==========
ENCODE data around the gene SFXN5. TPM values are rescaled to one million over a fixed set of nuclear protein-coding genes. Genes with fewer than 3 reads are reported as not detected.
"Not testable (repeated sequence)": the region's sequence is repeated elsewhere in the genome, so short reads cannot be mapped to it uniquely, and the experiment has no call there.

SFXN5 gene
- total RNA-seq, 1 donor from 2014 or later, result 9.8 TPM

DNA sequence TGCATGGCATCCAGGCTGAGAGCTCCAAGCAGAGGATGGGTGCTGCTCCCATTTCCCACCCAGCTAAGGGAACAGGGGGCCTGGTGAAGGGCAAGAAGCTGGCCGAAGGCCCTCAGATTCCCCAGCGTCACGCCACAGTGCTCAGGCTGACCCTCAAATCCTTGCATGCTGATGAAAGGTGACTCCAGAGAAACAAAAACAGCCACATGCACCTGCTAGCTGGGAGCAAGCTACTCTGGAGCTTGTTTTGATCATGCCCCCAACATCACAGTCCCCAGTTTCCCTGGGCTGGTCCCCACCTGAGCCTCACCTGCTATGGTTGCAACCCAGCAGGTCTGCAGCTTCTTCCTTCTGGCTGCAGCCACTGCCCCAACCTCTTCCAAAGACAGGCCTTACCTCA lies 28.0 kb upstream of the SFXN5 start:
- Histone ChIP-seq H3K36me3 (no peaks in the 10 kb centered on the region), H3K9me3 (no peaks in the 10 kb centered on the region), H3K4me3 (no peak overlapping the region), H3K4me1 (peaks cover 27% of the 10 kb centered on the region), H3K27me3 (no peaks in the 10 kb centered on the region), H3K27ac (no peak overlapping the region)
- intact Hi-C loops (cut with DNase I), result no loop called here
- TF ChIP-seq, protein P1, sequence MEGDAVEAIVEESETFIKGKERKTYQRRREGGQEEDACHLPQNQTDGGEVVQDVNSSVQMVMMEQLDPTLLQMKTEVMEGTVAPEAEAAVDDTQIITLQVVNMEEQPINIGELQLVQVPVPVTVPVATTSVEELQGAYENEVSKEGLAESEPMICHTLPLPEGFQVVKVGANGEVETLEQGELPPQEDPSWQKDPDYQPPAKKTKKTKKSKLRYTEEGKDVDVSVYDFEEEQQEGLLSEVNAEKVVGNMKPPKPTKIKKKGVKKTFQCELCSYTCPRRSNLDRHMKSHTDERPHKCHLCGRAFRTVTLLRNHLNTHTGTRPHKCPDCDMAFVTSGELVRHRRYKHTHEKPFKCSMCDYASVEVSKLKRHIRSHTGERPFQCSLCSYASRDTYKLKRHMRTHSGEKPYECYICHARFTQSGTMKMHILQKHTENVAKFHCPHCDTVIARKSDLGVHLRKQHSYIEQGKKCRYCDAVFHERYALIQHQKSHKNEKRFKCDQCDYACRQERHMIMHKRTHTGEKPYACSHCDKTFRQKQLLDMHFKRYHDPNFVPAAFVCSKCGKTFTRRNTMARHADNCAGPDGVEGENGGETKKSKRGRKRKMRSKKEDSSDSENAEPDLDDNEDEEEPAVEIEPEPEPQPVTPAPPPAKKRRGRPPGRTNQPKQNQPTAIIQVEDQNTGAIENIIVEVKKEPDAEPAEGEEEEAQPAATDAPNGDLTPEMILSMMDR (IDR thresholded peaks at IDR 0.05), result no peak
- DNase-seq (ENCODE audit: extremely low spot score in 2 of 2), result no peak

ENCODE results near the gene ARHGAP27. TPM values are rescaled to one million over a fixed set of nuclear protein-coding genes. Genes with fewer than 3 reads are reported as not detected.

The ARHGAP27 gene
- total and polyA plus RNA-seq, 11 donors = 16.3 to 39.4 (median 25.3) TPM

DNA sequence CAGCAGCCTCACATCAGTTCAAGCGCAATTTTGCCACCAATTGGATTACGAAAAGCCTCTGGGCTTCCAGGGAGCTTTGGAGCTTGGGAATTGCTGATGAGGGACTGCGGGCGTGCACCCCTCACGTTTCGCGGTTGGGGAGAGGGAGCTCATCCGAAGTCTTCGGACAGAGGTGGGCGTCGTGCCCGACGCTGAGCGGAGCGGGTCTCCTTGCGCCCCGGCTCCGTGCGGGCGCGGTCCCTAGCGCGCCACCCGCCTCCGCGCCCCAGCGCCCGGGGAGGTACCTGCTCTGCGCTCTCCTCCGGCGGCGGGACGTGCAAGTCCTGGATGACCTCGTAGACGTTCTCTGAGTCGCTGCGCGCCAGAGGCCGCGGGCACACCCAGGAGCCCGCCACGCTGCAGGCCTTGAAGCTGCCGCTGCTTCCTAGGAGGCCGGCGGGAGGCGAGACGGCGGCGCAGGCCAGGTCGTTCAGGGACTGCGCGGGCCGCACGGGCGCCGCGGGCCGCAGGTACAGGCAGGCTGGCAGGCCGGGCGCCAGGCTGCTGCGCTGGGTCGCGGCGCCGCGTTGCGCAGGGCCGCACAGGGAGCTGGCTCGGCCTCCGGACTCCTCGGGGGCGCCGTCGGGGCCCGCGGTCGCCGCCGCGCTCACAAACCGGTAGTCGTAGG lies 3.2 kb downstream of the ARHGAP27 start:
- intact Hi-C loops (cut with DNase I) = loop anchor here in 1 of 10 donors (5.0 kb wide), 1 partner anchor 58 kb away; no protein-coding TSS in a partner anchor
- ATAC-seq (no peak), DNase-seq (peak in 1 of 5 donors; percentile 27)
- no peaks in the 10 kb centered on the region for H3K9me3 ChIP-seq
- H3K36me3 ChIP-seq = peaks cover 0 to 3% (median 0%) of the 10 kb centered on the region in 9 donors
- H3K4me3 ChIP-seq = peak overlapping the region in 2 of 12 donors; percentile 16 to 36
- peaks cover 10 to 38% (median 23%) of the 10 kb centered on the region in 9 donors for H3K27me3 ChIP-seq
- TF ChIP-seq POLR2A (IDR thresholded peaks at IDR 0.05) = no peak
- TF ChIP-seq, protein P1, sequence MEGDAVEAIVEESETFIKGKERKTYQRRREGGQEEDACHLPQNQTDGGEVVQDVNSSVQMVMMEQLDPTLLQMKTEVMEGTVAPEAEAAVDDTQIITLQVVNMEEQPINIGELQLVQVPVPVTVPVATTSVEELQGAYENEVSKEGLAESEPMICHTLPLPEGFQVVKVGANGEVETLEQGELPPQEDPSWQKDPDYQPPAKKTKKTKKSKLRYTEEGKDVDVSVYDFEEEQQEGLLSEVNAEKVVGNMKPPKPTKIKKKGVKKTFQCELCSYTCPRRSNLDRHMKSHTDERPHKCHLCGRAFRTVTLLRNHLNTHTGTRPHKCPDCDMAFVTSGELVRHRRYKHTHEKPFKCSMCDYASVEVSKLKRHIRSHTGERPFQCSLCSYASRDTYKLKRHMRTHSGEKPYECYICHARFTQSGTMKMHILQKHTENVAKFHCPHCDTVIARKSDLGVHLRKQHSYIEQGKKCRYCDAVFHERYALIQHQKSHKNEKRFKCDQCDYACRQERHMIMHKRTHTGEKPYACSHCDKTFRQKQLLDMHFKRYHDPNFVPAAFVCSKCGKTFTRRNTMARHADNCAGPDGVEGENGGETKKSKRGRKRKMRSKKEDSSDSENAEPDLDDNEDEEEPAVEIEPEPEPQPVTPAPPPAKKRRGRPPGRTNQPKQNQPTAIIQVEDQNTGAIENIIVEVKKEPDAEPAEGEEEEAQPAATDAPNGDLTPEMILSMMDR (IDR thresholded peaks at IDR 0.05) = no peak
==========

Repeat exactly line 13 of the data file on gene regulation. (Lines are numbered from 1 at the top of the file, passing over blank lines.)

DNA sequence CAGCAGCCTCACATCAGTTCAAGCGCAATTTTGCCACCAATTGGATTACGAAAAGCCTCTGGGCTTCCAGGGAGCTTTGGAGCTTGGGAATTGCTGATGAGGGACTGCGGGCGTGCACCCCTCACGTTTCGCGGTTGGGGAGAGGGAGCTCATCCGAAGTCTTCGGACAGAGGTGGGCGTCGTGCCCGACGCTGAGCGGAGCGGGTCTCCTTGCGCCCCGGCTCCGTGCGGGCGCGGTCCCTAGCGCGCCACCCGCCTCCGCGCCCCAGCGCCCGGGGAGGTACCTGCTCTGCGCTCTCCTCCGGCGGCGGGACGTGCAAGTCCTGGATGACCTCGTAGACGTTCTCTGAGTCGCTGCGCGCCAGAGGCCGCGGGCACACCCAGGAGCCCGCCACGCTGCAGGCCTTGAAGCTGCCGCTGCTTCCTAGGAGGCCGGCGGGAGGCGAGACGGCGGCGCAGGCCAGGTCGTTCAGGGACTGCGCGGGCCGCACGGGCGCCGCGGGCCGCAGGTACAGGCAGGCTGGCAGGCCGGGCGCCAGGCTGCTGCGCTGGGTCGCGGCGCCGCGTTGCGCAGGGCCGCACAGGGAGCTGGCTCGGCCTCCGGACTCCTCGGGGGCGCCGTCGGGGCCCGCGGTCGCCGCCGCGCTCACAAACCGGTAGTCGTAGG lies 3.2 kb downstream of the ARHGAP27 start: